Dangerous headstones found at Park City Cemetery
The Park City Parks Department, which is responsible for maintaining the Park City Cemetery on Kearns Boulevard, recently canvassed the cemetery looking for headstones that could pose a danger to people.
The department found approximately 12 that are both tall and loosely attached, said Ken Fisher, who manages City Hall’s recreation programs and has been involved in cemetery policies and planning for years.
Caution tape was put around the headstones last Friday, the day after a 4-year-old boy died after a headstone in Glenwood Cemetery fell on top of him.
Fisher said the headstones surrounded by caution tape at the Park City Cemetery date to as early as the late 19th century.
He said staffers plan to craft a strategy to reduce the danger of a falling headstone. The staffers could address Mayor Dana Williams and the Park City Council in August about the topic, Fisher said.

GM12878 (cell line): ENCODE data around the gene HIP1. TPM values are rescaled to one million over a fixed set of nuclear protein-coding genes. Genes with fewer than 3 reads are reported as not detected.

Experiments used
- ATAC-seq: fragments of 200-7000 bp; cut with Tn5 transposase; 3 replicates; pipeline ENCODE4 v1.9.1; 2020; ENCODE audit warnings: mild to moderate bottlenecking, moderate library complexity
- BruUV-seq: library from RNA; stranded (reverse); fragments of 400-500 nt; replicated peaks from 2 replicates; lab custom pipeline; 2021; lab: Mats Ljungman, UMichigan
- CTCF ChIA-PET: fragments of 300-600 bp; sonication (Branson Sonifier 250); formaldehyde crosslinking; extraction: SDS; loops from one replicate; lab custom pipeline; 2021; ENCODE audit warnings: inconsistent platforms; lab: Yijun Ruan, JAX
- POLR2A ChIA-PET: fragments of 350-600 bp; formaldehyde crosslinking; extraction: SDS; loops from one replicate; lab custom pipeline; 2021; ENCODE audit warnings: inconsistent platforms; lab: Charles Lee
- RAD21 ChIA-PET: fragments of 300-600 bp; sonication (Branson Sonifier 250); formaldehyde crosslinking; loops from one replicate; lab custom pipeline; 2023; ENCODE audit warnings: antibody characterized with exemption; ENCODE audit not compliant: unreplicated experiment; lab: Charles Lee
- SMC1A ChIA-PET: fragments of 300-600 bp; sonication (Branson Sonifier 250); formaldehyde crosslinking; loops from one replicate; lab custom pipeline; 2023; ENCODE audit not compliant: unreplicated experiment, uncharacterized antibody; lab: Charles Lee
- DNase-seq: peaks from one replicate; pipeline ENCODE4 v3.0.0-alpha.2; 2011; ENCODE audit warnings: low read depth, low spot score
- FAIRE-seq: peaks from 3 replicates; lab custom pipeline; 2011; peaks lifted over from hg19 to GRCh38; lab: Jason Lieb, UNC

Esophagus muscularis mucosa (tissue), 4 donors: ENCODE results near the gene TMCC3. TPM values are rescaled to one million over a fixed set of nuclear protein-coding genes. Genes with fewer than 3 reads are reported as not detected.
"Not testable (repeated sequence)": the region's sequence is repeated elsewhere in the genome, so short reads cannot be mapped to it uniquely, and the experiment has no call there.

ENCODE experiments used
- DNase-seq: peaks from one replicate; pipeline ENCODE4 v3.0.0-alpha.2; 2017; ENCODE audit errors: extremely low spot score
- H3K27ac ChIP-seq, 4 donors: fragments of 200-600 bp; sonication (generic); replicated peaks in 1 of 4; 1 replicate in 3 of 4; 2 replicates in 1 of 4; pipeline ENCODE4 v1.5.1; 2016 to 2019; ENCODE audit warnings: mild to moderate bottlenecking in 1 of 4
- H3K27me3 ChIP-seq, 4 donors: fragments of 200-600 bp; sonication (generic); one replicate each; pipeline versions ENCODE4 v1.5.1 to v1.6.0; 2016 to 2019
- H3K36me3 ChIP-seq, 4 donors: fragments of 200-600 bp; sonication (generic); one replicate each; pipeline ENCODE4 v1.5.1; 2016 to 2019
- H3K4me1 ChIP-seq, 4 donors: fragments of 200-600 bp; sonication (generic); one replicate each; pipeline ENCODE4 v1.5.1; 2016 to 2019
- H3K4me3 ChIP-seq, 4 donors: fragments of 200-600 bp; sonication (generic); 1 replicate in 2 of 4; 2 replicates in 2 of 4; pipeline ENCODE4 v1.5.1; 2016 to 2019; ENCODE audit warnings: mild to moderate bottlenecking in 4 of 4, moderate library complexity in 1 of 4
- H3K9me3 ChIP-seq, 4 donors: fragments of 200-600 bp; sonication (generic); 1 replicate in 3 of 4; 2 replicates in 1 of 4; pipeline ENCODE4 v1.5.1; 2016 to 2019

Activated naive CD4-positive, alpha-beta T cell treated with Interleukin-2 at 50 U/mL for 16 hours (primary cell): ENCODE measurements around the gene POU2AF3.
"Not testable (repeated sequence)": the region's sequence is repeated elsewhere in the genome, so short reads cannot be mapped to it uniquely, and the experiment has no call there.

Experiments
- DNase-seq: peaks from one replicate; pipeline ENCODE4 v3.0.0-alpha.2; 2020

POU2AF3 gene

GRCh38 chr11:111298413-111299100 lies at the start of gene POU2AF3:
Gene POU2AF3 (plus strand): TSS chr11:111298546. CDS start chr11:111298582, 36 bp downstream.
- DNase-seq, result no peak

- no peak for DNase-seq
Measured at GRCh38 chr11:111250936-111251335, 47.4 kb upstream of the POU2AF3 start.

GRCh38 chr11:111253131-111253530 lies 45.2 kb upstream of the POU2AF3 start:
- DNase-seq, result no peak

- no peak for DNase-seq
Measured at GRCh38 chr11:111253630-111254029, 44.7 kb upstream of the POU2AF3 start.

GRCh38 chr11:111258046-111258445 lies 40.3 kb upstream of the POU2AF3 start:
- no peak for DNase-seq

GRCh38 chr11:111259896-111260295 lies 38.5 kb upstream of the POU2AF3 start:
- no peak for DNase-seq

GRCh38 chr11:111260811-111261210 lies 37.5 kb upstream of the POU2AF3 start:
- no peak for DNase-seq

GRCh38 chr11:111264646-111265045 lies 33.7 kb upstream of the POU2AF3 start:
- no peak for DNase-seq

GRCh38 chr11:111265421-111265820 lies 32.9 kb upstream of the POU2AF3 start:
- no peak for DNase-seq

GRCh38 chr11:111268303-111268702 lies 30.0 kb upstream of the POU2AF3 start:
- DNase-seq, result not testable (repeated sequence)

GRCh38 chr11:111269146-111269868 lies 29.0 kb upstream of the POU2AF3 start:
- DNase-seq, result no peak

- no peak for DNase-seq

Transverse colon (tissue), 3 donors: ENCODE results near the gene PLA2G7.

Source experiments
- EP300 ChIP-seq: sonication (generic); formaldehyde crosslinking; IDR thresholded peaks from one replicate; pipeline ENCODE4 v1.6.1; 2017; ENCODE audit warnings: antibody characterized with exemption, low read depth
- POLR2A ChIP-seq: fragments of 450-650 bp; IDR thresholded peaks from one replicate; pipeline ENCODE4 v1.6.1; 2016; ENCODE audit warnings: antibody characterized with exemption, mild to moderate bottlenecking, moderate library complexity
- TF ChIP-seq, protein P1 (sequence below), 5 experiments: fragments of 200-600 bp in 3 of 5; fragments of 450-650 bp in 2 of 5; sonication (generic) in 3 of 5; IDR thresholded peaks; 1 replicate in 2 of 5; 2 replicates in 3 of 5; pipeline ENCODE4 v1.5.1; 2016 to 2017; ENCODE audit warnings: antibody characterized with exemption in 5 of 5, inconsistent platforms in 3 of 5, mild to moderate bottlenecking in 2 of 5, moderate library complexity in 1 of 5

The Glenwood Cemetery, meanwhile, remains closed as a result of the death. Bruce Erickson, the president of the Glenwood Cemetery Association, said a reopening date has not been determined.
Erickson said he plans to meet with Park City Building Department officials as early as Monday to discuss safety issues at the cemetery. He said the Building Department might ask the association to put caution tape around headstones that could pose a danger, as was done at the Park City Cemetery.
Erickson said three families with relatives buried at the Glenwood Cemetery have been refused entry since the death of the youngster. He said the cemetery will attempt to make visitation arrangements for people with relatives buried there.
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“We’re kind of turning the corner … and it’s now time to maybe put out the welcome mat in a careful and thoughtful manner,” said Bill Malone, president and CEO of the Park City Chamber/Bureau.”